In the Footsteps of Alix de Morainville: My Research Trip to France, Part 2

In the Footsteps of Alix de Morainville: My Research Trip to France, Part 2

For several years now, I’ve been working on a historical fiction novel set during the French Revolution. The novel re-tells the story of Alix de Morainville, first introduced in George Washington Cable’s 1888 book Strange True Stories of Louisiana. The legend of Alix de Morainville holds that she was the daughter of a Norman count, raised in the tiny fishing village of Morainville, who later moved with her parents to the court of Louis XVI and Marie Antoinette at Versailles, and married her cousin, Vicomte Abner de Morainville. After her husband was killed during the French Revolution, she married her gardener, Joseph Carpentier, to lose her title and save her life. Then the two of them fled to Spanish-controlled Louisiana, into the wilderness of the Attakapas Territory, in modern-day St. Martin and St. Mary Parishes.

My novel, La Citoyenne, retells this story in a whole new way, taking both Alix and the reader on a journey through France in the last days of the ancien régime and the first years of the revolution. My recent trip to France took me to many of the settings of the novel so that I could experience some of Alix’s life first-hand.

Read Part 1 of my adventures here.

Second Stop: Paris

In my novel, Alix’s home in Paris is situated in the neighborhood of Saint Germain des Prés, which is where I spent most of my time. Saint Germain des Prés is home to such landmarks as Saint Sulpice Church, the Sorbonne (Université de Paris), Luxembourg Gardens, and the Odéon Theatre.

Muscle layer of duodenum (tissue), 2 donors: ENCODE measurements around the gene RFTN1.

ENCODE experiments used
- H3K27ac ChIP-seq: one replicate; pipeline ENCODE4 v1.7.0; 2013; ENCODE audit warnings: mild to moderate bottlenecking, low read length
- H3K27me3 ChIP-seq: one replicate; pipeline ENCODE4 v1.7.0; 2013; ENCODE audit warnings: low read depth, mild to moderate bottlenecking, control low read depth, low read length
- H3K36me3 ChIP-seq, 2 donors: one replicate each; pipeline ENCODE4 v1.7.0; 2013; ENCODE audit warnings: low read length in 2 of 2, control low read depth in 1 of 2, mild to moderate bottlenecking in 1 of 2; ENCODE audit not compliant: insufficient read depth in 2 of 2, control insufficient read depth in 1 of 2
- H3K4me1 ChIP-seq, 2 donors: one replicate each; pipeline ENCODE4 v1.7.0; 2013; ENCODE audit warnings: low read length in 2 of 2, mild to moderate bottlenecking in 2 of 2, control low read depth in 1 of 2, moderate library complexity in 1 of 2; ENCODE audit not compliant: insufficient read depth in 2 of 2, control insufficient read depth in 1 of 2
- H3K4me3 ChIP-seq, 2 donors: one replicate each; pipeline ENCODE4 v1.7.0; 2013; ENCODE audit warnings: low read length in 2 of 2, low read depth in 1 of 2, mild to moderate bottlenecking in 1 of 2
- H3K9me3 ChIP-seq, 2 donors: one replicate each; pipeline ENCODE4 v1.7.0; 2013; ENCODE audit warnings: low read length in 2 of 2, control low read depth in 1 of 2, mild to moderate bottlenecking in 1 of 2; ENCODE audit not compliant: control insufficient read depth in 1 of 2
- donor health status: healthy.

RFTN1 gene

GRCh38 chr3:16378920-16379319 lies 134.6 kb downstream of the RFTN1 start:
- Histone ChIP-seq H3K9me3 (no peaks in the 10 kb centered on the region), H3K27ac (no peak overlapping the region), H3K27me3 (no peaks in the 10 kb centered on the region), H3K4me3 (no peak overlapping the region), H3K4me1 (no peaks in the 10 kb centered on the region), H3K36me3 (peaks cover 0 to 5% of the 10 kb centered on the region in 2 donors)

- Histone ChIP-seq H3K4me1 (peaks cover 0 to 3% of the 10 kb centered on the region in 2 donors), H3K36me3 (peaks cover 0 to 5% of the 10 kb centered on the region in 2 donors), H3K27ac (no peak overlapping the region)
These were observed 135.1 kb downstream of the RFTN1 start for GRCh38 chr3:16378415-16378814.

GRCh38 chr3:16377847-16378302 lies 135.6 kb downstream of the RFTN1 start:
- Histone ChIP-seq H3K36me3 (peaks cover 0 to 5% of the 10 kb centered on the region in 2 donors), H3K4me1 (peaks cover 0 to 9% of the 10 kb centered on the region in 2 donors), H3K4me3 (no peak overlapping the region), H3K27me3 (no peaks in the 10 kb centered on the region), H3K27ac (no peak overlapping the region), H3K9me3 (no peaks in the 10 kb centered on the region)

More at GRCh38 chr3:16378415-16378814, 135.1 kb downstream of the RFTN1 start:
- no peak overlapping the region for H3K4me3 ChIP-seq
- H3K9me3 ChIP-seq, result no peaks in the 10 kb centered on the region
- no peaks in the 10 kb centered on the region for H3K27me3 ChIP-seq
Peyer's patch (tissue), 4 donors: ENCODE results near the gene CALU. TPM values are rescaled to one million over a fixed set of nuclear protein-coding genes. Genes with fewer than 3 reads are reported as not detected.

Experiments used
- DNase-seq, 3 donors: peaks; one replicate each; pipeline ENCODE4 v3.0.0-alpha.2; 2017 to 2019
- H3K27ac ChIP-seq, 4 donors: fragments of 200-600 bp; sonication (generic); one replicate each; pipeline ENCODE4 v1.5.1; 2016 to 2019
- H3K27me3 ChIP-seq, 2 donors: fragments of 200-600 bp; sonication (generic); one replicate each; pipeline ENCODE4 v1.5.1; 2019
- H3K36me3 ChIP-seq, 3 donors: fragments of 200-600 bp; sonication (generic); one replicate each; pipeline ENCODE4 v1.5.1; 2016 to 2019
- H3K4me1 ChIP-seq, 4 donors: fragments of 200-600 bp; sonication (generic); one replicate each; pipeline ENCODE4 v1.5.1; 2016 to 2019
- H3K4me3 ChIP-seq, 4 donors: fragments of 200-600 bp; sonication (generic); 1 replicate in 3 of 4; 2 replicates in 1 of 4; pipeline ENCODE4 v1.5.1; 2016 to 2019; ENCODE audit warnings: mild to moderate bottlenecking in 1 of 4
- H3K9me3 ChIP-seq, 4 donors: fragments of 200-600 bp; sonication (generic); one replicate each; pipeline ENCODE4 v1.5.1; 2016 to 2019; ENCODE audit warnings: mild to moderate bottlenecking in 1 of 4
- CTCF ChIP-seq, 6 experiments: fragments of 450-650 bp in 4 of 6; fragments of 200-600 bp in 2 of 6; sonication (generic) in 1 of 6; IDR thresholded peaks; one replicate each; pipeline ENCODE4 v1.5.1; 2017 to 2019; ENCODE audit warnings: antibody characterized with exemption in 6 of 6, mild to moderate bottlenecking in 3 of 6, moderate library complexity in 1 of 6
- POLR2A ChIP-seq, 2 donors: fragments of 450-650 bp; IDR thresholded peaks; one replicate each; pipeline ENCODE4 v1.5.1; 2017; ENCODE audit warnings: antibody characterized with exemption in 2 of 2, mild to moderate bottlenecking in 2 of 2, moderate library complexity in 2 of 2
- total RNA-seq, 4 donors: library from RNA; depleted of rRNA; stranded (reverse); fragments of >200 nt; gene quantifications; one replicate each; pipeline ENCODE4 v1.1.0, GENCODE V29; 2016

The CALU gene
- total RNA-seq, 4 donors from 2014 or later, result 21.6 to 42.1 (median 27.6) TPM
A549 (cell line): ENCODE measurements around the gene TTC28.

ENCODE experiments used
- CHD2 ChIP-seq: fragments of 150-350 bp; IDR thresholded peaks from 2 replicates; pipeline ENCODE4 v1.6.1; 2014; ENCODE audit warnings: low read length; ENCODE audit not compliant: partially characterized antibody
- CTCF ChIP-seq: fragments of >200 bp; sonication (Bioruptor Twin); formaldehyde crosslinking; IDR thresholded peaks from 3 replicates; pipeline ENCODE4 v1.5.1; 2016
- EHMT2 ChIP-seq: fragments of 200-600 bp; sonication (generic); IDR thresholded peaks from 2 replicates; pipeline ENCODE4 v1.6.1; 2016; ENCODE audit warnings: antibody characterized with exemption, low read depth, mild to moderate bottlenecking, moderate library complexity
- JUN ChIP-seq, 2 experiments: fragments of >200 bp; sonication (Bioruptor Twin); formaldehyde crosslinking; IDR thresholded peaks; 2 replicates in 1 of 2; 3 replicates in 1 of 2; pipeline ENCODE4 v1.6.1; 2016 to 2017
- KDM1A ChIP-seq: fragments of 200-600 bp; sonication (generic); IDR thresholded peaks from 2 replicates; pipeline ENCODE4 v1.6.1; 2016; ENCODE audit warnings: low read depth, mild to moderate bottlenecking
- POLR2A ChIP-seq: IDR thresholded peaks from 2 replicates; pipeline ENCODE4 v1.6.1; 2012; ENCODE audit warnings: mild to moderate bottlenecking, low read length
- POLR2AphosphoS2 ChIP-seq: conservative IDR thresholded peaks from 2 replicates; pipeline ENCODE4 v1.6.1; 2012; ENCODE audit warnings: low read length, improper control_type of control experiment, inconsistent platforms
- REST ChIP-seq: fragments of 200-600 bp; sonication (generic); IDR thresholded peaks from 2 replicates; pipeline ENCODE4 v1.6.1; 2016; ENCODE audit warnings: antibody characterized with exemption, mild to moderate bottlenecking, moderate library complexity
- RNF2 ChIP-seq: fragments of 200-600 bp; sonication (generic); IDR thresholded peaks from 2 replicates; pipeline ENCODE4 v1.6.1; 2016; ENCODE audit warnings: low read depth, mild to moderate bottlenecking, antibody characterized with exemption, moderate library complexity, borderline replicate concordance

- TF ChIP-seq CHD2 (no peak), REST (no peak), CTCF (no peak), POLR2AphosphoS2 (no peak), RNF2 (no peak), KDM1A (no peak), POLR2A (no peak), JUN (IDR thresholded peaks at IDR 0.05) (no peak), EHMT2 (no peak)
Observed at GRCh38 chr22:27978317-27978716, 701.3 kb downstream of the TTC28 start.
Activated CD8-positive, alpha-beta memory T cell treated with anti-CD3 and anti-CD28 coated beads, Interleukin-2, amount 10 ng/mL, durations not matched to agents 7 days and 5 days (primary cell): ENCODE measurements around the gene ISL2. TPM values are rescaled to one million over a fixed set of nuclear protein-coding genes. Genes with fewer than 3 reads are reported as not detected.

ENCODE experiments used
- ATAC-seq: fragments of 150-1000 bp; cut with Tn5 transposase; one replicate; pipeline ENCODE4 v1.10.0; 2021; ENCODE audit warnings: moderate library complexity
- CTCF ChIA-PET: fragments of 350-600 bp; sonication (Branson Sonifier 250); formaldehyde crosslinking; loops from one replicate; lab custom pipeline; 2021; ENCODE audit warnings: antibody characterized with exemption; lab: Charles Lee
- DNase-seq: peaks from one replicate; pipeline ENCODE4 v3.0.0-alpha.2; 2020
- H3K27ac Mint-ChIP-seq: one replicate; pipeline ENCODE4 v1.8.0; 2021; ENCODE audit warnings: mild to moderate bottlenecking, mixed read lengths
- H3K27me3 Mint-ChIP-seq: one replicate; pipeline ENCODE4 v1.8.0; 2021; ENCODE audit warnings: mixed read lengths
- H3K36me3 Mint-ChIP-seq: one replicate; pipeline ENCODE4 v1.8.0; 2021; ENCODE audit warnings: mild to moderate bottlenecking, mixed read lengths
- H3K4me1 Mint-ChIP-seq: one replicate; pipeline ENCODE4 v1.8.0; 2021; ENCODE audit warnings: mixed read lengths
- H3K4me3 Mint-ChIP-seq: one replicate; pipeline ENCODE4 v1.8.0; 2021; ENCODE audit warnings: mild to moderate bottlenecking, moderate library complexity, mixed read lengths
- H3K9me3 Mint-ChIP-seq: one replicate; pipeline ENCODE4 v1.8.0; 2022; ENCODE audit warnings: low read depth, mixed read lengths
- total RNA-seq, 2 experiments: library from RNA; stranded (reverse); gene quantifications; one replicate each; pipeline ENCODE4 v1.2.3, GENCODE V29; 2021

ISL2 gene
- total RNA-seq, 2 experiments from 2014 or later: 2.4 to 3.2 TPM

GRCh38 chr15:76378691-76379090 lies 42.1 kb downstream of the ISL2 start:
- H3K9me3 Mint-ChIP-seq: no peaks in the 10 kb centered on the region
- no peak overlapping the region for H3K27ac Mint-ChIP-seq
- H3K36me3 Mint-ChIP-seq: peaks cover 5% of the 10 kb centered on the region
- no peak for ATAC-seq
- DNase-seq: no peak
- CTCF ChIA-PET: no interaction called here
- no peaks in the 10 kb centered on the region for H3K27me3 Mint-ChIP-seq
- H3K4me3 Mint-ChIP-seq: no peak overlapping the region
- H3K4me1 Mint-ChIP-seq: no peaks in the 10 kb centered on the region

Saint Sulpice was a major focus of my time in Paris because it is Alix’s parish church and the setting of several scenes from the novel. I toured it twice, as well as attending Mass and an organ recital.

The astronomical gnomon inside Saint Sulpice, which uses the sun for extremely precise measurement of time. Some scholars believe its existence is the reason the Revolution did not desecrate Saint Sulpice to the same extent as most other churches.

The last remaining artifact of the revolutionary Cult of the Supreme Being in France, above the doors of Saint Sulpice

One of three newly restored paintings by Eugene Delacroix in the Chapel of the Holy Angels in Saint Sulpice

 

 

 

 

I did leave Saint Germain to tour sites pertaining to the French Revolution in other parts of Paris, as well as to visit the Carnavalet Museum, which only recently reopened after five years of renovation. I focused on the section devoted to the revolution, but if you’re going to Paris, you can easily spend an entire day there viewing everything from ancient streets signs to original Renoir paintings.

Recreation of a genuine 18th century salon, Carnavalet museum

The Declaration of the Rights of Man and the Citizen, Carnavalet Museum

 

Detail of a painting of the Festival of Federation on the 1st anniversary of the fall of the Bastille, July 14, 1790, Carnavalet museum

 

 

 

Another highlight of Paris was a tour of Saint Joseph des Carmes, a Carmelite monastery before the revolution that became one of the major sites of the September Massacres in 1792—an event that will feature heavily in my novel. Here, one hundred fourteen priests who refused to swear an oath to the “Constitutional Church” were martyred, including many who served at Saint Sulpice.

Saint Joseph des Carmes

The statue before which the martyrs prayed immediately before being executed

Skulls of some of the 114 priests killed during the massacres in the crypts of Saint Joseph des Carmes

In the Footsteps of Alix de Morainville: My Research Trip to France, Part 1

In the Footsteps of Alix de Morainville: My Research Trip to France, Part 1

As those of you who follow me on social media know by now, for several years I’ve been working on a historical fiction novel set during the French Revolution. The novel re-tells the story of Alix de Morainville, first introduced in George Washington Cable’s 1888 book Strange True Stories of Louisiana. The legend of Alix de Morainville holds that she was the daughter of a Norman count, raised in the tiny fishing village of Morainville, who later moved with her parents to the court of Louis XVI and Marie Antoinette at Versailles, and married her cousin, Vicomte Abner de Morainville. After her husband was killed during the French Revolution, she married her gardener, Joseph Carpentier, to lose her title and save her life. Then the two of them fled to Spanish-controlled Louisiana, into the wilderness of the Attakapas Territory, in modern-day St. Martin and St. Mary Parishes.